BY JASON DOCHEFF
Bravo, at long last, to the Europeans. By choosing to republish a series of cartoons through which artists created various depictions of Mohammed – through this medium expressing the artists’ differing perceptions of Islam – the European press voted strongly for Western freedom of expression over Islamist-style oppression. Do not be fooled by those – such as our own shameful government this past week – who use the catchphrase “respect for Islam” as a spineless, politically-correct cave-in to the worryingly well-tolerated institution of Islamofascism. Unwittingly, perhaps, such statements further the programs of those who would prefer to place shackles on the discursive and artistic freedoms so enjoyed and cherished by citizens of free societies.
Free expression, with the press at its vanguard and the arts as its lifeblood, is a core value of the free, liberal democracies that the Enlightenment inspired and which only finally emerged after a shameful and bloody modern history. Our commitment to this core value ensures that our culture remains a marketplace of ideas. Any statement of “truth”, any system of “morality,” is, thankfully, subject to examination and criticism in this marketplace of ideas. Religious claims, and religions themselves, fall into this category of claims, and are thus fair game for critique within a healthy society of grown-ups. It is the responsibility of those purporting to represent a system of thought to demonstrate the value and validity of their system rather than demand the stifling of artistic and journalistic criticisms that might be “insulting.” A healthy, mature system worthy of our respect will react to criticism and offense through resilience, example, and counterargument rather than through violence and intimidation.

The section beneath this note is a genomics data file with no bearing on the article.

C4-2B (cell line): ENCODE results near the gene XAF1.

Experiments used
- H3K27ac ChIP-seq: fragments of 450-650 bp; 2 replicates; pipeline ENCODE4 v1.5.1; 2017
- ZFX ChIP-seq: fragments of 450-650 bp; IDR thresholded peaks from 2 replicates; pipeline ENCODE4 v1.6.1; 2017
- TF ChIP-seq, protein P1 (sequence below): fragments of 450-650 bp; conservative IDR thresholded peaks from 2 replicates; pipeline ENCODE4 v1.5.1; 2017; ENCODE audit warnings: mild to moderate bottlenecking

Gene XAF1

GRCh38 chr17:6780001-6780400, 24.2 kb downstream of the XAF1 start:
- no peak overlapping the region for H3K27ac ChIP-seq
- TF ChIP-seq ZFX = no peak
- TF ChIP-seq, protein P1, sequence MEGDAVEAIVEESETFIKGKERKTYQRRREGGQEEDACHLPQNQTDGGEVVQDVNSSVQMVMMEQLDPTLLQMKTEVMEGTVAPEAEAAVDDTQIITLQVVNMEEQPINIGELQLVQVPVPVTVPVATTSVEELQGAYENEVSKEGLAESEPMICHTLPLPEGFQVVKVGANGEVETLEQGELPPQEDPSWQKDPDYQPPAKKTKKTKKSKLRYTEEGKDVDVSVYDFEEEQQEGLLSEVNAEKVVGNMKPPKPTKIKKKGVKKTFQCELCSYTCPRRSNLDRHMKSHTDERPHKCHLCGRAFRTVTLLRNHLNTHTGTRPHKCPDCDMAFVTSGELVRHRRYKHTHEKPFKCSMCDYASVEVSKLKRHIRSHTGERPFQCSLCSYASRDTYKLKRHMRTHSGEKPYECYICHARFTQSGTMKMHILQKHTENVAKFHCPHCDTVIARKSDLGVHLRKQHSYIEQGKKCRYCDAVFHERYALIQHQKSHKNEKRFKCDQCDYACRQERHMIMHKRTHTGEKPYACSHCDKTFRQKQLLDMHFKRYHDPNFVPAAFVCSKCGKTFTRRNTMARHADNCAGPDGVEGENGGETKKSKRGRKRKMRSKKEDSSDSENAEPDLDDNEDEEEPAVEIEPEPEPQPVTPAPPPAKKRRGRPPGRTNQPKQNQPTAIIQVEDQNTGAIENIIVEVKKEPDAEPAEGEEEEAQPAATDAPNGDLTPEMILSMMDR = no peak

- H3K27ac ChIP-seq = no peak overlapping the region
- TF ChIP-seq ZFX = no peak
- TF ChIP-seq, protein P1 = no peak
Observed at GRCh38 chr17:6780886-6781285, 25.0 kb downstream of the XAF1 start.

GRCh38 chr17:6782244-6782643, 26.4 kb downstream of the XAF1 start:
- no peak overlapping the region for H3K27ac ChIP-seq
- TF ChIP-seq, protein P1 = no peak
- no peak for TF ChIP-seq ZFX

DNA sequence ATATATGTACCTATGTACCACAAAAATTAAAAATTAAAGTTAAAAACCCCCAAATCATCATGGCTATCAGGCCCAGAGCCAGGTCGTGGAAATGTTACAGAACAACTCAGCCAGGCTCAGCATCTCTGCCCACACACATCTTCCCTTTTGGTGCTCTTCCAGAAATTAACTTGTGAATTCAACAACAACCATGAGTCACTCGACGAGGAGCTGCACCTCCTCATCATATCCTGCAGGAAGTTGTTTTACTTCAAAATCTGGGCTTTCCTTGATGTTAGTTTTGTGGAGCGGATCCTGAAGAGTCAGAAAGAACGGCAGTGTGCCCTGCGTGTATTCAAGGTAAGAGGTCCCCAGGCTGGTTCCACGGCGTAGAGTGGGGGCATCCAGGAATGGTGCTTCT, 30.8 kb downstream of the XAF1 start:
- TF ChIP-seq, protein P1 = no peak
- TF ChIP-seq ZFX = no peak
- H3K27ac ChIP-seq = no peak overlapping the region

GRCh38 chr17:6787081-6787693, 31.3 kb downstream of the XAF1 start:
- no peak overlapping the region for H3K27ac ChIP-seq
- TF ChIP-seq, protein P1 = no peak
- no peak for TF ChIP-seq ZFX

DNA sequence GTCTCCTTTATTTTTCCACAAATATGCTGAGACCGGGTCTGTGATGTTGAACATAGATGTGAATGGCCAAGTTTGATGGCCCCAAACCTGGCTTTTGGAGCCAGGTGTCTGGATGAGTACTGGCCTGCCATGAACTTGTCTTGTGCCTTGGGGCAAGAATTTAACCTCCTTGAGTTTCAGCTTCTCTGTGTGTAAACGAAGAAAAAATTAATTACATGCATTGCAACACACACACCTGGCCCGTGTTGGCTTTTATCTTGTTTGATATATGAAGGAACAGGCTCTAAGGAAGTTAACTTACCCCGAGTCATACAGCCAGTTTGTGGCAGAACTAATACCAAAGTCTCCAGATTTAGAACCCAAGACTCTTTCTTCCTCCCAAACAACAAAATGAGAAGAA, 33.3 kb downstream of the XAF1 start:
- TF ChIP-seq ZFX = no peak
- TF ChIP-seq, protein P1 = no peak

The publication of the cartoons in question, first by the Jyllands-Posten and then by various newspapers throughout Europe, arose as a noble challenge to the atmosphere of bullying and intimidation faced by artists who dare to explore Islam in a critical light. The murder of Dutch filmmaker Theo Van Gogh serves as a gruesome recent example of this. In this atmosphere, Danish artists have complained that they fear exercising their right of free expression within their own country due to forces that refuse to respect the freedoms that Denmark grants its citizens – and the cultural values that Denmark represents. This situation is unacceptable, and was quite correctly opposed by the publishing newspapers. To those governments demanding that Denmark censor its free press, listen up: if you demand that other cultures respect your own cultural values, then likewise must you extend the same respect to theirs.
The firing of the editor at the France Soir represents a response to criticism based on hypocrisy and drawing from values that stand in direct opposition to the values that the press – and, supposedly, the France Soir – cherishes. Those governments that demand Europe force its press to conform to Islamic blasphemy law are the same governments whose own state-sponsored press organs publish frequent and vicious caricatures of hook-nosed Jews and air documentaries based on The Protocols of the Elders of Zion, not to mention today’s decision by Iran to hold a Holocaust cartoon contest. It should also be noted that the Mohammed cartoons published in the Jyllands-Posten and other newspapers represented an array of artistic viewpoints, some favorable to Islam, some disfavorable, and some critical of the editors and certain public figures. But in the absence of a free press, it is easy to not know this, and firebomb the Austrian embassy instead.
Christopher Hitchens presents an argument from consequentialism that I would like to reiterate. “Suppose that we all agreed to comport ourselves to avoid offending the believers,” he writes. In such a situation, we cannot possibly adjust enough to please everybody, much less the fanatics who seek to intimidate and suppress viewpoints through violence. And, I add, non-fanatics do not present a threat to our institutions such that censorship would be seen as a necessary part of social discourse. Thus, by censoring artists and journalists, whether through law itself or through the firing of editors, we are really just showing servile deference to those who do violence to our cultural values.
Jason Docheff, 3L, is the 33rd Lord Rosemont.